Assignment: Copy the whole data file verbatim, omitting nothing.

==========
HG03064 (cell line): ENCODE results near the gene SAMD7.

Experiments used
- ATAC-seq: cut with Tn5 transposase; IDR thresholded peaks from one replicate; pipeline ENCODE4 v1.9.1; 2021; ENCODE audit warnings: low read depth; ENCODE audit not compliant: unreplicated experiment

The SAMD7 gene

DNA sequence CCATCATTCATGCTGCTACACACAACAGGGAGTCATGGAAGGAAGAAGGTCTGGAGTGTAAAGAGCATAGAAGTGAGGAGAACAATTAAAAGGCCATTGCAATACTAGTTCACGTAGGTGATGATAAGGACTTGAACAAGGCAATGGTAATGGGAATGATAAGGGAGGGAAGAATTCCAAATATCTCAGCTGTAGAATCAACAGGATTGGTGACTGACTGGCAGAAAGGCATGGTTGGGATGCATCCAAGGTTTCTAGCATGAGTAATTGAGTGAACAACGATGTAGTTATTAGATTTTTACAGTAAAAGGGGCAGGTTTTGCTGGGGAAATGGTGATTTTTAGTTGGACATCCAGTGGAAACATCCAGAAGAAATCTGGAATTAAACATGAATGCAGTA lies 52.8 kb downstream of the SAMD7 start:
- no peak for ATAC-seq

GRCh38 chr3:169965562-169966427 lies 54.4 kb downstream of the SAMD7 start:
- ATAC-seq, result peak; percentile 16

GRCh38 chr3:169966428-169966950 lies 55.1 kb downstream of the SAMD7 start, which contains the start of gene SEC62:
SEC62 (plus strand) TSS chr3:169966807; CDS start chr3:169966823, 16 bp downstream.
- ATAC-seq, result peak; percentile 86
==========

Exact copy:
HG03064 (cell line): ENCODE results near the gene SAMD7.

Experiments used
- ATAC-seq: cut with Tn5 transposase; IDR thresholded peaks from one replicate; pipeline ENCODE4 v1.9.1; 2021; ENCODE audit warnings: low read depth; ENCODE audit not compliant: unreplicated experiment

The SAMD7 gene

DNA sequence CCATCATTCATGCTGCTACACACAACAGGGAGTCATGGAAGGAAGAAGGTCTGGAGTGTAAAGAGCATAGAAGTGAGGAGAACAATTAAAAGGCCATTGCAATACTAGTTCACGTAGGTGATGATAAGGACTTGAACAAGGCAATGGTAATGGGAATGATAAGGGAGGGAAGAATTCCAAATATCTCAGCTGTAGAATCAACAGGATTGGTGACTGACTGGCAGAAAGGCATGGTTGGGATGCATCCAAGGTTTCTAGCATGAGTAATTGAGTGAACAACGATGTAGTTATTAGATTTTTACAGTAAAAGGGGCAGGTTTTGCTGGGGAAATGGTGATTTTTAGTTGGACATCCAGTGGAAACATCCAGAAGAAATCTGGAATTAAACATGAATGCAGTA lies 52.8 kb downstream of the SAMD7 start:
- no peak for ATAC-seq

GRCh38 chr3:169965562-169966427 lies 54.4 kb downstream of the SAMD7 start:
- ATAC-seq, result peak; percentile 16

GRCh38 chr3:169966428-169966950 lies 55.1 kb downstream of the SAMD7 start, which contains the start of gene SEC62:
SEC62 (plus strand) TSS chr3:169966807; CDS start chr3:169966823, 16 bp downstream.
- ATAC-seq, result peak; percentile 86